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Br J Haematol. 2016 Mar;172(5):757-68. doi: 10.1111/bjh.13903. Epub 2016 Jan 5.

Late mortality, secondary malignancy and hospitalisation in teenage and young adult survivors of Hodgkin lymphoma: report of the Childhood/Adolescent/Young Adult Cancer Survivors Research Program and the BC Cancer Agency Centre for Lymphoid Cancer.

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Paediatric, Teenage & Young Adult (TYA) Haematology, Leicester Royal Infirmary, University Hospitals of Leicester NHS Trust, Leicester, UK.
Division of Hematology, Oncology and Bone Marrow Transplant, British Columbia Children's Hospital and University of British Columbia, Vancouver, British Columbia, Canada.
Cancer Control Research Program, British Columbia Cancer Research Centre, British Columbia Cancer Agency, Vancouver, British Columbia, Canada.
Division of Medical Oncology and Centre for Lymphoid Cancer, British Columbia Cancer Agency and University of British Columbia, Vancouver, British Columbia, Canada.
Division of Radiation Oncology, British Columbia Cancer Agency and University of British Columbia, Vancouver, British Columbia, Canada.
School of Population and Public Health, Faculty of Medicine, University of British Columbia, Vancouver, British Columbia, Canada.


Late complications affecting Hodgkin lymphoma (HL) survivors are well described in paediatric and adult-based publications. This study determined the late morbidity and mortality risk for 442 teenage and young adult (TYAs) 5-year HL survivors, diagnosed at 15-24 years of age between 1970 and 1999, identified from the British Columbia Cancer Registry. Treatment details were abstracted from charts. Survivors and a matched comparison cohort were linked to provincial administrative health datasets until December 2006 and regression analysis was performed, providing risk ratios regarding mortality, secondary malignancy and morbidity causing hospitalisation. Sixty (13·6%) survivors experienced late mortality with excess deaths from secondary cancer [standardised mortality ratio (SMR) 18·6; 95% confidence interval (CI) 11-29·4] and non-malignant disease (SMR 3·6; 95% CI 2·2-5·5). Excess secondary cancers (standardised incidence ratio 7·8; 95% CI 5·6-10·5) were associated with radiotherapy [Hazard ratio (HR) 2·7; 95% CI 1-7·7] and female gender (HR 1·8; 95% CI 1-3·4). Of 281 survivors treated between 1981 and 1999, 143 (51%) had morbidity resulting in hospitalisation (relative risk 1·45; 95% CI 1·22-1·73). Hospitalisation significantly increased with combined modality therapy, chemotherapy alone and recent treatment era. TYA HL survivors have excess risk of mortality and secondary malignancy continuing 30 years from diagnosis. Radiotherapy is associated with secondary malignancy and current response-adapted protocols attempt to minimise exposure, but late morbidity causing hospitalisation remains significant.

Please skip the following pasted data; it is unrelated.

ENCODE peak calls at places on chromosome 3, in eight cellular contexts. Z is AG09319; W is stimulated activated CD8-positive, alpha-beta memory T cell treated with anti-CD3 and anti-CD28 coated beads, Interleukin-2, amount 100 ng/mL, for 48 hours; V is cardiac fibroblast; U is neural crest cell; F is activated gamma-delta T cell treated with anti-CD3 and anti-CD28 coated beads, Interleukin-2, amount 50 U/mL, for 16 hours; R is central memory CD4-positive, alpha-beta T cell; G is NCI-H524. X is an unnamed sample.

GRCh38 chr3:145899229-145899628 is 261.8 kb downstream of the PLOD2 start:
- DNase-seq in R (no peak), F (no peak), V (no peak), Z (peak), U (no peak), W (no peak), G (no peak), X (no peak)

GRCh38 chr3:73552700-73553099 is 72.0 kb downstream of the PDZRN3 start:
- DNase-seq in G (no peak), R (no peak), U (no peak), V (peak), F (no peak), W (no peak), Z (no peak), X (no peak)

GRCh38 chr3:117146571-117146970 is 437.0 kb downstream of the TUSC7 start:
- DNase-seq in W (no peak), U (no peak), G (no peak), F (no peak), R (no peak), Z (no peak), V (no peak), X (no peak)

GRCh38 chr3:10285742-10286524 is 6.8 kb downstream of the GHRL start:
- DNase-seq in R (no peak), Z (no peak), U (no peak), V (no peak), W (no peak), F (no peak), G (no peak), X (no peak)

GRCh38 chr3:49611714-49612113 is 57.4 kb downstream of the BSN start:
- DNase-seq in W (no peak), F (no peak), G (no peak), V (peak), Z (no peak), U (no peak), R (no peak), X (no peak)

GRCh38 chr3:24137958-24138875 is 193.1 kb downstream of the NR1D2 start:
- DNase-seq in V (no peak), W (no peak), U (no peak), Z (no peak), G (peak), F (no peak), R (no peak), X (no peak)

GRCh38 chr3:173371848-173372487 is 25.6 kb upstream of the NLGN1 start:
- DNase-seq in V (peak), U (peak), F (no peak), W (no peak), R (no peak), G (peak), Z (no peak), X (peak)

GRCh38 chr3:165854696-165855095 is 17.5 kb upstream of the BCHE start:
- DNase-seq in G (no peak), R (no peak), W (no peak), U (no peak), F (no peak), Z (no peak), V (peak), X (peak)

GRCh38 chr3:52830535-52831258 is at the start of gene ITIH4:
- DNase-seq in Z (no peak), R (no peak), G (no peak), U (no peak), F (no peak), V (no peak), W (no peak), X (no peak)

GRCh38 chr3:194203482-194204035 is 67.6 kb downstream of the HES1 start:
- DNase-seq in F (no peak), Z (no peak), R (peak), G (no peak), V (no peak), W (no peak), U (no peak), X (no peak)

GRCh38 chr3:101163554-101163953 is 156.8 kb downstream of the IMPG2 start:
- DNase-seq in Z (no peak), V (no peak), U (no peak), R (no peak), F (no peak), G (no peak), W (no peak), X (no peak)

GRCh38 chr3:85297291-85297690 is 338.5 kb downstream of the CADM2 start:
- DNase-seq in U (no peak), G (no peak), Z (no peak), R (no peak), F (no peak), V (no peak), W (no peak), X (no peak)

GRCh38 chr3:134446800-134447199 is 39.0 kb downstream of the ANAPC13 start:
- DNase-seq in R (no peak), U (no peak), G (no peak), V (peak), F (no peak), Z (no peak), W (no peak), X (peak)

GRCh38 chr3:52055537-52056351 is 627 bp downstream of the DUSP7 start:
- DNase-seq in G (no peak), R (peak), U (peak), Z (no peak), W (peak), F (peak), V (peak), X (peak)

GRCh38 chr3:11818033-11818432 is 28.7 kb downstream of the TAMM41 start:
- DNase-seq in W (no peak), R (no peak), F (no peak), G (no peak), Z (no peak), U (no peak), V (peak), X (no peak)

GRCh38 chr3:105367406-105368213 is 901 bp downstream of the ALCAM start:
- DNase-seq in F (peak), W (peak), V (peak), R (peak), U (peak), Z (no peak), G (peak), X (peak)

chemotherapy; hodgkin lymphoma; late effects; radiotherapy; teenage and young adult cancer

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